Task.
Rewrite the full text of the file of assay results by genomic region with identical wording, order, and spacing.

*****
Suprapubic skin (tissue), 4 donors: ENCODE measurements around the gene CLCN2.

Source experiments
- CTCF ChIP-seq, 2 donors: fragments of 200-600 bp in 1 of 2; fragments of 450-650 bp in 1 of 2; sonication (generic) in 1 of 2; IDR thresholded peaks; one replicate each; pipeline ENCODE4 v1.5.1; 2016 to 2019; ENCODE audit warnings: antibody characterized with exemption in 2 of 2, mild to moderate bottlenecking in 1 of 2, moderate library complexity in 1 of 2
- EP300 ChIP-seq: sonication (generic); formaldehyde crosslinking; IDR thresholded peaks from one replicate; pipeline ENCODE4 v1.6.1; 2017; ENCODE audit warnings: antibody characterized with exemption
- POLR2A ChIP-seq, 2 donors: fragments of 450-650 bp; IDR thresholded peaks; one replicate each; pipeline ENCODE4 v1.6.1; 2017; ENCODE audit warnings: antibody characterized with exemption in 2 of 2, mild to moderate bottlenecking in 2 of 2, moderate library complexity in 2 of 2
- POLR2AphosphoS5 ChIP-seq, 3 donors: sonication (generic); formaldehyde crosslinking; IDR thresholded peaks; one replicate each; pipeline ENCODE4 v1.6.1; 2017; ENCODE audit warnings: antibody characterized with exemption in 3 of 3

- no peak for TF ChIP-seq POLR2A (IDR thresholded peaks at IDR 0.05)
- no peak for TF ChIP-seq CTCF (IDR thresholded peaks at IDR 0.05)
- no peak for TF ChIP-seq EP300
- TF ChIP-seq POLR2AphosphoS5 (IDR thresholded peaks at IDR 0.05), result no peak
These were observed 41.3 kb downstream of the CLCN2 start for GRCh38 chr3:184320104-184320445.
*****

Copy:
Suprapubic skin (tissue), 4 donors: ENCODE measurements around the gene CLCN2.

Source experiments
- CTCF ChIP-seq, 2 donors: fragments of 200-600 bp in 1 of 2; fragments of 450-650 bp in 1 of 2; sonication (generic) in 1 of 2; IDR thresholded peaks; one replicate each; pipeline ENCODE4 v1.5.1; 2016 to 2019; ENCODE audit warnings: antibody characterized with exemption in 2 of 2, mild to moderate bottlenecking in 1 of 2, moderate library complexity in 1 of 2
- EP300 ChIP-seq: sonication (generic); formaldehyde crosslinking; IDR thresholded peaks from one replicate; pipeline ENCODE4 v1.6.1; 2017; ENCODE audit warnings: antibody characterized with exemption
- POLR2A ChIP-seq, 2 donors: fragments of 450-650 bp; IDR thresholded peaks; one replicate each; pipeline ENCODE4 v1.6.1; 2017; ENCODE audit warnings: antibody characterized with exemption in 2 of 2, mild to moderate bottlenecking in 2 of 2, moderate library complexity in 2 of 2
- POLR2AphosphoS5 ChIP-seq, 3 donors: sonication (generic); formaldehyde crosslinking; IDR thresholded peaks; one replicate each; pipeline ENCODE4 v1.6.1; 2017; ENCODE audit warnings: antibody characterized with exemption in 3 of 3

- no peak for TF ChIP-seq POLR2A (IDR thresholded peaks at IDR 0.05)
- no peak for TF ChIP-seq CTCF (IDR thresholded peaks at IDR 0.05)
- no peak for TF ChIP-seq EP300
- TF ChIP-seq POLR2AphosphoS5 (IDR thresholded peaks at IDR 0.05), result no peak
These were observed 41.3 kb downstream of the CLCN2 start for GRCh38 chr3:184320104-184320445.